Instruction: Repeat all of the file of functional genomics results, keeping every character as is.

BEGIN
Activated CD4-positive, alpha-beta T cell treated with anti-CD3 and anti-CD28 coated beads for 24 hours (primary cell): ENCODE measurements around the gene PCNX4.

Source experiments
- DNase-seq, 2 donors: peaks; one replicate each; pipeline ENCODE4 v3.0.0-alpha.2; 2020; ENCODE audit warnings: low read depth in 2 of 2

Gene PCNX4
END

Activated CD4-positive, alpha-beta T cell treated with anti-CD3 and anti-CD28 coated beads for 24 hours (primary cell): ENCODE measurements around the gene PCNX4.

Source experiments
- DNase-seq, 2 donors: peaks; one replicate each; pipeline ENCODE4 v3.0.0-alpha.2; 2020; ENCODE audit warnings: low read depth in 2 of 2

Gene PCNX4